From the submitter: “I came across these answers to sig fig questions when marking a pre-algebra numeracy test last night. I’ve attached two answers, one is a very common mistake where students just can’t believe that they are asked to round up that much. The second… well I don’t have any idea what the student was thinking, so I thought your readers might be able to help.”

• How can this be confusing? The first student—well, honestly, I wouldn’t even mark it wrong. That’s a really crappy trick to play on a kid. The second one just doesn’t quite understand what gets incremented.

• Why do you see this as a trick? It seems like a good question to assess whether a student has just memorized a simple ‘turn everything to 0’ type of algorithm or not. Seems like the payoff question here is a logical one. Second student? Wow – I’d need to sit down and ask some serious questions there.

• Dave

I’m usually the first person to jump on a bad problem, but I don’t take issue with this set. I don’t like it when a question is at all ambiguous or unclear. When the correct answer is very solidly obtainable but tricky or challenging, I’m OK with the problem. Just my two cents.

• Actually, I think the first one might be revealing. Are they rounding to 3 significant figures, or are they rounding to HAVE 3 TRAILING ZEROS? Given 12,842 would they give 12,800 or 13,000? Kind of an important distinction. There’s also the question of whether repeating the zero counts as a “single” significant digit, meaning we need to do something with the 5.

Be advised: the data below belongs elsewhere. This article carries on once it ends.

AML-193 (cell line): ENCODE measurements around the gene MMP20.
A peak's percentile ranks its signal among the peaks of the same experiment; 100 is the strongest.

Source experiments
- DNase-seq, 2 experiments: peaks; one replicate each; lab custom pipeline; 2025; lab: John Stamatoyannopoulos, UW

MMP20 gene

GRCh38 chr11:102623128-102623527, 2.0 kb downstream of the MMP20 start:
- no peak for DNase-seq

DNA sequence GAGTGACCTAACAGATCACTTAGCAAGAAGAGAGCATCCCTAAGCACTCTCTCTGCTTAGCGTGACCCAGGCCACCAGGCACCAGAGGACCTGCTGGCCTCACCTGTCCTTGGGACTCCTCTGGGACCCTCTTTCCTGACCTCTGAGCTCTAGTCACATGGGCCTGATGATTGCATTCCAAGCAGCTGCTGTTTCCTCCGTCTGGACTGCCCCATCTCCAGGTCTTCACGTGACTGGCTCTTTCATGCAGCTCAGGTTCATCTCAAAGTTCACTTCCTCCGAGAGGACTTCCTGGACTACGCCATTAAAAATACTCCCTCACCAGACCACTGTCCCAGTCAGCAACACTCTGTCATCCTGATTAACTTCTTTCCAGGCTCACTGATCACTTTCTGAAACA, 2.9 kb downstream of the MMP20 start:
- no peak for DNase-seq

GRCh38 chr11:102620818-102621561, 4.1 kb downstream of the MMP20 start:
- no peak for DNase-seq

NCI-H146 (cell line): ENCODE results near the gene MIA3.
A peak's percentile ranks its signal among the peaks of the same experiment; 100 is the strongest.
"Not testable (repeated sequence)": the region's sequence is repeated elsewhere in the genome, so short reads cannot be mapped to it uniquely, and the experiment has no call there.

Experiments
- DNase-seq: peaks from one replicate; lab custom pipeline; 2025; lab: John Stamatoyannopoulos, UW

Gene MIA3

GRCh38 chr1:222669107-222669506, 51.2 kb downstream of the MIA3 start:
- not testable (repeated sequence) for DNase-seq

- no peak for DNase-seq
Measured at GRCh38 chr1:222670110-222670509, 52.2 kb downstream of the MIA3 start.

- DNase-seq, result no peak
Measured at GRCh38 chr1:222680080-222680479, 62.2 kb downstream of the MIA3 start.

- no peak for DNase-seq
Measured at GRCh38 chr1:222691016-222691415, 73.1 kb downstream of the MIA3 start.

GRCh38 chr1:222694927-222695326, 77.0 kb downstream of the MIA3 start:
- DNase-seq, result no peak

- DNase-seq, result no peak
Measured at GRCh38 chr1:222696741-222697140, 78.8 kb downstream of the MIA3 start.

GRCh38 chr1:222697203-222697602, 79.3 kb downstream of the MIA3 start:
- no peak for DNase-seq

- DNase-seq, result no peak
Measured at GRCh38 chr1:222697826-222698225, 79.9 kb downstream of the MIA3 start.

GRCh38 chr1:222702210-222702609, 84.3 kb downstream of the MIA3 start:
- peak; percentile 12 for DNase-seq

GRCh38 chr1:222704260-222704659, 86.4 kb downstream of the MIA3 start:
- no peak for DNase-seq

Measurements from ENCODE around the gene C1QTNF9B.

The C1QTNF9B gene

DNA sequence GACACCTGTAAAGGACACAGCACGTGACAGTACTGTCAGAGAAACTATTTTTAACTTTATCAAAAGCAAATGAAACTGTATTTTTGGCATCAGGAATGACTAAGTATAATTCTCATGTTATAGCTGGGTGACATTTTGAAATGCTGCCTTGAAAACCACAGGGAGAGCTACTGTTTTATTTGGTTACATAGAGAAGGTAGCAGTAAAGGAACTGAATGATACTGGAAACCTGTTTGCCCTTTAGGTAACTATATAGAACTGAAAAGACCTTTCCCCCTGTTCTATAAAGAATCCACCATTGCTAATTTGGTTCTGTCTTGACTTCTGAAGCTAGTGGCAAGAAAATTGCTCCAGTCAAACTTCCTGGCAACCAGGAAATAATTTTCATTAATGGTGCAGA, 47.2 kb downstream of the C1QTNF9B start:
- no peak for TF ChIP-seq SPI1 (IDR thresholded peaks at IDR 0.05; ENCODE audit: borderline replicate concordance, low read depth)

As to the second, I’m almost seeing the 3 Zero thing again in (b) and (c) – where they doubly rounded in (b) to have the number of zeroes at 3 – but (a) is kind of baffling. 970 and 120 don’t even add to 1000. (stares longer) Nope, no idea. Sorry.

• l hodge

I believe the second student may rounding different parts of the number separately. For b) & c) 28 & 46 are rounded to 30 & 50 respectively as a second phase of rounding. Part a) has me puzzled.

• OP

@Greg – The three trailing zero thing in the first picture is something that I didn’t notice – thanks for pointing that out. I’ll keep an eye out for that in the future.
As for the second picture – maybe they are trying to round substrings of numerals, but there’s nothing consistent in it.

• I think that might be it in the second one, but yeah, it’s not consistent. Like, in a, they get to a 9 and so round the one before it up, bringing the 9 down to 0. But then there’s a 6 after it, so that have to round that 0 up to 1, bringing the six down to 0. Then they’d round again, but I don’t know how they got 2. The idea definitely works for the second and third one, the only part that is out of place with that theory is the 2 near the end of a).

• The problem is incorrectly posed because there are spaces between the digits instead of the standard formatting with commas.

• OP

@CCSSIMath: Don’t be so provincial!
The “standard” is the SI conventions that uses spaces. See